If you’ve been smoking for a while, you might wonder if quitting’s even worth it. Maybe the cravings and nicotine withdrawal just turn you off to the whole idea. You wonder, "The damage is done, so does it really make a difference?"
Absolutely. Your body has an amazing ability to heal itself, and it happens quicker than you think -- less than half an hour after you put out that last cigarette. And keep in mind, you’re more likely to succeed if you have a plan to handle those cravings, especially in the first few weeks.
In less time than it takes to watch a sitcom, your body’s already getting better. After 20 minutes, your pulse and blood pressure start to drop back to normal. And your hands and feet warm up to their usual temperature.
By the end of a work day, you have half the amount of nicotine and carbon monoxide in your blood. Why does that matter? Carbon monoxide is a chemical in cigarettes, and it crowds out oxygen in your blood. That causes problems from your muscles to your brain because they don’t get the oxygen they need.
But as the chemical’s levels drop, your oxygen gets back to normal.
On the flip side, it’s likely you already feel some early cravings and doubts. That’s normal. But they usually last just 5-10 minutes. To get you through, try to find ways to distract yourself until the feeling passes. You could try making a craving playlist, chewing gum, or sipping water.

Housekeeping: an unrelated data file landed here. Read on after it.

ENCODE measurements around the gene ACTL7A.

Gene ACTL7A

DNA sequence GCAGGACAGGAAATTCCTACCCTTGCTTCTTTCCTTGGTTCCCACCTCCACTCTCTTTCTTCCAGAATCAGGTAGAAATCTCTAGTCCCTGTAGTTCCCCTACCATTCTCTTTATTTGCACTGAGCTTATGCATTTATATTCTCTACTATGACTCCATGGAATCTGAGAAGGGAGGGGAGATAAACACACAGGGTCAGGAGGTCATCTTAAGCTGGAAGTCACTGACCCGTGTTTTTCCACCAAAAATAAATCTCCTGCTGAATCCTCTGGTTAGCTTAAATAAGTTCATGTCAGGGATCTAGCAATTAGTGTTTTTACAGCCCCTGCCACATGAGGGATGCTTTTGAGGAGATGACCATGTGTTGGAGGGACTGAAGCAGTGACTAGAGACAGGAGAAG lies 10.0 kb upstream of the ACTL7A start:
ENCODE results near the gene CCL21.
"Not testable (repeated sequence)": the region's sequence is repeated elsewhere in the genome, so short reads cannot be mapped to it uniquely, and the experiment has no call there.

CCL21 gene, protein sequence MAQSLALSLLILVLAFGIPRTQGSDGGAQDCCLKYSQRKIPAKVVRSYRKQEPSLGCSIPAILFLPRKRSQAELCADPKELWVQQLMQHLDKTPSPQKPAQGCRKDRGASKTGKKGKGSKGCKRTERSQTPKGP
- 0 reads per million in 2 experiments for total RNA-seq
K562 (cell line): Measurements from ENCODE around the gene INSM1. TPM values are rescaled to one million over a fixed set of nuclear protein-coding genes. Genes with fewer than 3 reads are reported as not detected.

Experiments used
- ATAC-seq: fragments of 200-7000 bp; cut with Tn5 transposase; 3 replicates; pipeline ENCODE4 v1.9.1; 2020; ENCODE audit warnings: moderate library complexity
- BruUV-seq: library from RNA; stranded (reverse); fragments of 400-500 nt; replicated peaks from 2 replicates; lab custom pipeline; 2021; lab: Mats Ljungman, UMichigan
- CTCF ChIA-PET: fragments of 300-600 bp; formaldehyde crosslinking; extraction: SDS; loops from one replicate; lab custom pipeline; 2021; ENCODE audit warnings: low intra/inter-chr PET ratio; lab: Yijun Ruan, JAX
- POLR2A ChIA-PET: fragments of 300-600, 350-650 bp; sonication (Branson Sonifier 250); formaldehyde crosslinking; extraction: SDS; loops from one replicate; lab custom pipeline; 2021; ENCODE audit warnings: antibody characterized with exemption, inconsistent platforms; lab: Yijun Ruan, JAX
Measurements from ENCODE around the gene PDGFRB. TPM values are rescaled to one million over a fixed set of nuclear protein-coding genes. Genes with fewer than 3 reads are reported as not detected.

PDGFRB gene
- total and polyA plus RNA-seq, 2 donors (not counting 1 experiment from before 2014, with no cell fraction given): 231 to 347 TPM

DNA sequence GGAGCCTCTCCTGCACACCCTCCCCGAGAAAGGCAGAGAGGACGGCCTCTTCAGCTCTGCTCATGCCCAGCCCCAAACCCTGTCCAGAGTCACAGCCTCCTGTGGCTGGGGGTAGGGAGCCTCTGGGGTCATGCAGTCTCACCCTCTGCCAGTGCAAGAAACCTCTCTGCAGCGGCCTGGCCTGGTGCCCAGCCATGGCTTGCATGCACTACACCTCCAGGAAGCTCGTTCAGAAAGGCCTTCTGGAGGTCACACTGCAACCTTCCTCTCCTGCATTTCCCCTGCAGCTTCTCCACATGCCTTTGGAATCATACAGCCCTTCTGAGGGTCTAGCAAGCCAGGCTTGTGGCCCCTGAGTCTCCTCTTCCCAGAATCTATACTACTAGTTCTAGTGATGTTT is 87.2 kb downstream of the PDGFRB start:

Halfway through your first day, your carbon monoxide level is back to normal. And your heart will thank you. Now it doesn’t have to pump so hard to try to get enough oxygen to your body.
If you smoke a pack a day, you’re twice as likely to have a heart attack as a nonsmoker. But go one full day without a cigarette, and you’ve lowered your chances. That’s huge.
With 2 days down, treat yourself to something tasty. By this point, your senses of taste and smell get sharper as your nerve endings start to heal.
This is also about the time when the toughest withdrawal symptoms show up. You might feel anxious, dizzy, hungry, or tired. You might get headaches or feel bored or depressed. It’s normal, but it also makes it a lot harder to keep from lighting up.
Stick to your plan. Go to a movie or a store where you can’t smoke. Lean on your support network, whether it’s friends or family who are rooting for you, an app, or a free call with a quitting hotline, like the National Cancer Institute’s quitline (877-44U-QUIT).
If you have asthma, your symptoms may get worse around this time. That can be confusing, but it’s part of the process and won’t last much longer. You’ll likely see improvement by day 3. You can talk to your doctor about how to keep your symptoms in check.
2 Weeks - 3 Months
During this time, you make huge strides. You can do more because your lungs are stronger and clearer, and your blood flow has improved. You can exercise without getting as winded. And your risk of a heart attack goes down even more.
You’ve also made it through the hardest part of withdrawal.
Even so, you’ll probably still get cravings. Everyone has different triggers for wanting to smoke. You can’t stop all of them, but you can stick to your plan. Ask for help if you need it. Think about the money you’re saving. Or try 10 deep breaths, nice and slow.
You’ll also have more energy.
At the end of year 1, treat yourself. You’ve reached a milestone. And your risk of heart disease is now half of what it was a year ago.
When you start out, it seems like a long road. But at 15 years, the headaches and discomfort of those first few weeks are a hazy memory. They can seem unbearable at the time, but you can get through it. The rewards are very real and clear.